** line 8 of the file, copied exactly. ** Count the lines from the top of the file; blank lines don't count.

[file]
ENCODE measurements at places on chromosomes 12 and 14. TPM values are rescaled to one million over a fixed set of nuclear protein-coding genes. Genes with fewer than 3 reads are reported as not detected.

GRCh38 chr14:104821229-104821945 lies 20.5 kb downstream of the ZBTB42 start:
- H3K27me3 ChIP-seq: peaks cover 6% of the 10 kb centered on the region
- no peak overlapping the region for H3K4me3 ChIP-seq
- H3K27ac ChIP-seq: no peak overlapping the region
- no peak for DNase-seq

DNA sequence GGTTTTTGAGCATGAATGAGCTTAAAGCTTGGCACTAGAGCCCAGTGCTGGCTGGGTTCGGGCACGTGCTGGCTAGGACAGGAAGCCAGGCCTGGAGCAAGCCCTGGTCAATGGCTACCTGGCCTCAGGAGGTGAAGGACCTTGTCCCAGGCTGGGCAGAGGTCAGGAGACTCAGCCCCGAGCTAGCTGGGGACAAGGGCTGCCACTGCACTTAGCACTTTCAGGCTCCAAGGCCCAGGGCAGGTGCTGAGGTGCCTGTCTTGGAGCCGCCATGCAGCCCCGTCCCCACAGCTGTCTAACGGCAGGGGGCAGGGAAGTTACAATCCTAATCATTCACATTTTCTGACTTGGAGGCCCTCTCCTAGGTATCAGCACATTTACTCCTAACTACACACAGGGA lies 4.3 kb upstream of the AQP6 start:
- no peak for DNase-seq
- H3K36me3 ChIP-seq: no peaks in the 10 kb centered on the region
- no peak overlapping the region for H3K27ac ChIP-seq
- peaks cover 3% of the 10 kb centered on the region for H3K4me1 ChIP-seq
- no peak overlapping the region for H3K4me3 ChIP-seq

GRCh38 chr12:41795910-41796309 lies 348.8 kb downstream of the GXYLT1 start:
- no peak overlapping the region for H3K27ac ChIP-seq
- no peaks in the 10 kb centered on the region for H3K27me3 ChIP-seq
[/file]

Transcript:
- no peak for DNase-seq